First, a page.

Adeyemi Oduwole has plenty of options. Any path he chooses will be bright — and focused on saving and changing countless people’s lives. But for right now, he’s not sure what, exactly, that will look like.
Oduwole has finished his undergraduate studies at the College of Charleston and is now back in his hometown, New York City, for graduate school at the Icahn School of Medicine at Mount Sinai Graduate School of Biomedical Science, preparing for a career at the forefront of treatment and research.
For now, Oduwole is just measuring what the next move in his life will be. Will he go into medical genetics? Will he work with different children? Will he focus on research or treatment of COVID positive patients? Whatever he decides, he is determined to be a source of education for future generations.
“I’m not sure where my focus will be,” Oduwole says. “I want to continue doing research and have the ability to apply it to my future patients. Research has been a big presence in my life, and I want to continue participating and advocating for that. But I want to figure out what I want to do before I commit to one specialty. I’ve been shadowing different doctors and learning a lot from different fields, which has confirmed that I want to do this full time.”
Much of Oduwole’s life has been dedicated to genetic research. Oduwole jumpstarted his career as a Scientific Researcher and Contributor in National Geographic, NASA, and the National Institutes of Health (NIH) projects. Oduwole is currently working alongside public health experts and epidemiologists on controlled human infection models (CHIMs) proposed as a strategy for accelerating SARS-CoV-2 vaccine development. Having started his research at such a young age, Oduwole has been honored with strong recognition and accolades.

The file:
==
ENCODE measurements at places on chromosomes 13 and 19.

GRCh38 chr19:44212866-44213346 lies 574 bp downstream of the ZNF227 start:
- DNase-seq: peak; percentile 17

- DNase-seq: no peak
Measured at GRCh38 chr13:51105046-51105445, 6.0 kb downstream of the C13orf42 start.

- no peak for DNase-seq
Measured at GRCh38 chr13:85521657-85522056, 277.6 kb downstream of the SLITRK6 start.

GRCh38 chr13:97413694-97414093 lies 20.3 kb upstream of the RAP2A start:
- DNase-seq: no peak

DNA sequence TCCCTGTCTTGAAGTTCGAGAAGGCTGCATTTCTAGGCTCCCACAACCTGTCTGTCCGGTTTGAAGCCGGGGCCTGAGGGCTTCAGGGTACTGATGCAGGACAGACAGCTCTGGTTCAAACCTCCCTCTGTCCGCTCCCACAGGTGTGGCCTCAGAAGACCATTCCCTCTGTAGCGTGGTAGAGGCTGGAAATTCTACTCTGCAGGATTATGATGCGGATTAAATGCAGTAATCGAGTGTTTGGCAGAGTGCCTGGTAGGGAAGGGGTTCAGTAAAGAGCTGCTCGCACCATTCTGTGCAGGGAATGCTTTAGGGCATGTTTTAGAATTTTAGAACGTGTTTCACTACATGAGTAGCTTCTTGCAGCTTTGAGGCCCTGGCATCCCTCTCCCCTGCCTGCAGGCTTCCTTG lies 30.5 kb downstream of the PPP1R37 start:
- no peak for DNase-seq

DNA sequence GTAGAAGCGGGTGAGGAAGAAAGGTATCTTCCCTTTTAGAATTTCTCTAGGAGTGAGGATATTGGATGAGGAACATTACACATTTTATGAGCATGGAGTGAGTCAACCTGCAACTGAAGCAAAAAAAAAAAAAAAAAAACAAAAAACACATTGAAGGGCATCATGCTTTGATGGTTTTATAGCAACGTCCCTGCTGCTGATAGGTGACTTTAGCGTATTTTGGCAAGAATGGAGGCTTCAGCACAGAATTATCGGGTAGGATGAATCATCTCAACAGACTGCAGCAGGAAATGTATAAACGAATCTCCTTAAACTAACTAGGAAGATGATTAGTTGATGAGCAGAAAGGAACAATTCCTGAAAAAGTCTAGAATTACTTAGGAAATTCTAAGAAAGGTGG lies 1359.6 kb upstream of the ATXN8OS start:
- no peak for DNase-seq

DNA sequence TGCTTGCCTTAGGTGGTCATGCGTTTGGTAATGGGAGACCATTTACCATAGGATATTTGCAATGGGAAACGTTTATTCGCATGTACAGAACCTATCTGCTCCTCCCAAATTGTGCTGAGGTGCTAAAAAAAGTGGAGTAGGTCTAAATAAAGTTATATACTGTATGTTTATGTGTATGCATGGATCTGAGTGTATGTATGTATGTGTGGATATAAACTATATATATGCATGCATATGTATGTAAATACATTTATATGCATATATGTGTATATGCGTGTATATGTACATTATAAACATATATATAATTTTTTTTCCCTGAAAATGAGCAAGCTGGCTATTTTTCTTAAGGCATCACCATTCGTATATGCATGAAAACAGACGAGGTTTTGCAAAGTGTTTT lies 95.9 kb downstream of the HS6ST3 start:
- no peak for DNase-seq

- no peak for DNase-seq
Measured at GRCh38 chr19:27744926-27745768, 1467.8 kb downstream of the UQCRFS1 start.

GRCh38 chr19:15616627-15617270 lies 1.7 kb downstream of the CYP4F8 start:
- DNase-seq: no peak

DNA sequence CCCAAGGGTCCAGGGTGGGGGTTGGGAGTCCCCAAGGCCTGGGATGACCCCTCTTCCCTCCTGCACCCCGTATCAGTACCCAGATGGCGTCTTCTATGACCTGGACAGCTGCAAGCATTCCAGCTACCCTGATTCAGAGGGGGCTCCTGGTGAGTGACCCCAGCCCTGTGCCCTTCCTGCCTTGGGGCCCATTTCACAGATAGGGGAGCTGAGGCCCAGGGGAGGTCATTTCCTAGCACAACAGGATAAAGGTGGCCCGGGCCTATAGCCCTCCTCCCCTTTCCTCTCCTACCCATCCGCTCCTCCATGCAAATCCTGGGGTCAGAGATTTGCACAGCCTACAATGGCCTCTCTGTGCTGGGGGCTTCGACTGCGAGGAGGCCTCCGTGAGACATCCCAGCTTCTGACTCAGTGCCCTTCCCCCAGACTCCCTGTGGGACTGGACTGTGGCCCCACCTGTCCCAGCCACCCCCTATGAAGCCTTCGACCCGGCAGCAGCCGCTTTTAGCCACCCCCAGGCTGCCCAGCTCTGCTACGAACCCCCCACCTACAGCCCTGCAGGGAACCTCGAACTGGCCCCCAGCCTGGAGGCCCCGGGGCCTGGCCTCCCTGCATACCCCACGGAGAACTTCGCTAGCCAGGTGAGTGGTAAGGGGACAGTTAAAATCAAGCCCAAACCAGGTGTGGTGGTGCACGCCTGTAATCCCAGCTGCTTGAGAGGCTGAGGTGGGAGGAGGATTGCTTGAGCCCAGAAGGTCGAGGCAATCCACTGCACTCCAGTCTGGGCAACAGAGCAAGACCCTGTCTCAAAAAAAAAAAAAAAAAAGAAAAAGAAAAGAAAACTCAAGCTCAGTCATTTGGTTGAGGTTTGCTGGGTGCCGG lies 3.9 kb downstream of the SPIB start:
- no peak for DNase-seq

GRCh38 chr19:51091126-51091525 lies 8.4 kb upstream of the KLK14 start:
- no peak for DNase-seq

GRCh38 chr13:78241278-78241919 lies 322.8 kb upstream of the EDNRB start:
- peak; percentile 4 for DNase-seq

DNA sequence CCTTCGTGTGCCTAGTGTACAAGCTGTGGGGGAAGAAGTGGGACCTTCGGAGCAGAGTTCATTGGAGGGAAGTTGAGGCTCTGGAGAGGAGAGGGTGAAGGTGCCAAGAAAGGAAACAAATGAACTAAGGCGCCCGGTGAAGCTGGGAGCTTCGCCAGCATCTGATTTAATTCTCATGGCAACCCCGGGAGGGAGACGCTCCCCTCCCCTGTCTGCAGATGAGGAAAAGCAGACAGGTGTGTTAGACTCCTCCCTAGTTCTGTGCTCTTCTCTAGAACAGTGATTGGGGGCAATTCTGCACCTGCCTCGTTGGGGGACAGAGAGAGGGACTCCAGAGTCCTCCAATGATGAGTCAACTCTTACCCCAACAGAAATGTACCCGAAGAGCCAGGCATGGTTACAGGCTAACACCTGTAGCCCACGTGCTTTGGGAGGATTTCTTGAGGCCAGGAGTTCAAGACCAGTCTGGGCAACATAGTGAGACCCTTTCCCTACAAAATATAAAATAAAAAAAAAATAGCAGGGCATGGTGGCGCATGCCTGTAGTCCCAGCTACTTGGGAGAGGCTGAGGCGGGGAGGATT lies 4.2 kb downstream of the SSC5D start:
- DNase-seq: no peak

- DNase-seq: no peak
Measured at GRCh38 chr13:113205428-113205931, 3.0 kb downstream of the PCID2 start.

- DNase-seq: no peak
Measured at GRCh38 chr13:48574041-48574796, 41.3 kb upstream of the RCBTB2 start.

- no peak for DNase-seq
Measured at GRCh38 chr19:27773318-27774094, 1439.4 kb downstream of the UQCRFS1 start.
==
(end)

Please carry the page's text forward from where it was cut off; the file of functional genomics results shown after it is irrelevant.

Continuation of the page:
Oduwole’s research and personal story have garnered some him public and media attention. In 2019, he gave a Ted Talk on the College of Charleston’s campus that received national attention, and he was later nominated to the “FORBES list- 30 under 30, where the young, creative, and bold minds on this year’s list prove that the future will be new, exciting, and profoundly different. These entrepreneurs are teaching viruses to fight cancer, developing technology to help astronauts breathe on Mars, and creating strings of hit songs that fuel our daily playlists, and that’s just a few. Harnessing expert community, robust reporting, vigorous vetting, and the world’s top investors and entrepreneurs’ wisdom, they evaluated more than 15,000 nominees. The final product: 600 revolutionaries in 20 industries changing the course— and the face— of business, technology, science, and society.
“The research I’ve participated in requires immense amounts of hard work and sacrifice over the years, so it’s great being recognized on the same platform as other millennial scientists,” Oduwole said.
Oduwole undoubtedly contributes to making life as we know it, better. Being back in New York City has inspired him to reach out to communities in the Big Apple that are underserved and haven’t traditionally been given the resources they need.
“Through these projects, I am honored to inspire and act as an influence towards the next generation of kids interested in pursuing careers in research, medicine, science, technology, engineering, and math,” Oduwole said.
You can keep up with Oduwole and his future endeavors at adeyablo.